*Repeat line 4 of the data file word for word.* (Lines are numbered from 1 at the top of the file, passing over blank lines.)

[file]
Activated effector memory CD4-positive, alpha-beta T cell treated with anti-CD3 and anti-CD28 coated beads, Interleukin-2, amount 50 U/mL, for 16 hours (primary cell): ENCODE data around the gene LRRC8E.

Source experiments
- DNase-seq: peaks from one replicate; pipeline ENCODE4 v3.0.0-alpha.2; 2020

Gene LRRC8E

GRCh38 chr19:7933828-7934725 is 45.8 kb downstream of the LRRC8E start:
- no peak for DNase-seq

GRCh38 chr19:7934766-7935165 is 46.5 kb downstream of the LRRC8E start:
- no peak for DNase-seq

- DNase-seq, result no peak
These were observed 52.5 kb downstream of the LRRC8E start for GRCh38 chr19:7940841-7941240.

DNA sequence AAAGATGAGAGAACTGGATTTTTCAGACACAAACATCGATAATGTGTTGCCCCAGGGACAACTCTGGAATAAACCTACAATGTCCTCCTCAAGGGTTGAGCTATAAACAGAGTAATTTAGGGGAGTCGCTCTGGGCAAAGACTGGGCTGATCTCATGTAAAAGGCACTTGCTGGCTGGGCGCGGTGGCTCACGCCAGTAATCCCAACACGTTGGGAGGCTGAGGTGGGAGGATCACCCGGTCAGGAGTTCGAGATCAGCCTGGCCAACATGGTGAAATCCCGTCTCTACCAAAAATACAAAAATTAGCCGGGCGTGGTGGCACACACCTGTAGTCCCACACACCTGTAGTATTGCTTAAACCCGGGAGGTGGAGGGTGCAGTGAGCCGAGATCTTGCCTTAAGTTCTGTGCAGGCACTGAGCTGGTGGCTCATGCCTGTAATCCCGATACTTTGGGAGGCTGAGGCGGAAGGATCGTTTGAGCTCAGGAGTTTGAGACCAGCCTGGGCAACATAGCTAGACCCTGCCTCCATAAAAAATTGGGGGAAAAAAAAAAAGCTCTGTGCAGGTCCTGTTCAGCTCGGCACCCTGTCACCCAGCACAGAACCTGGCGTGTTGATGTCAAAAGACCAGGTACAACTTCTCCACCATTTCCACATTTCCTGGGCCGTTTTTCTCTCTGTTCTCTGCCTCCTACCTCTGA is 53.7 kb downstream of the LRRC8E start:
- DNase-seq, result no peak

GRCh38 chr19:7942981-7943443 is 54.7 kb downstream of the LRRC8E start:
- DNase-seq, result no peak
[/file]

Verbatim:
Gene LRRC8E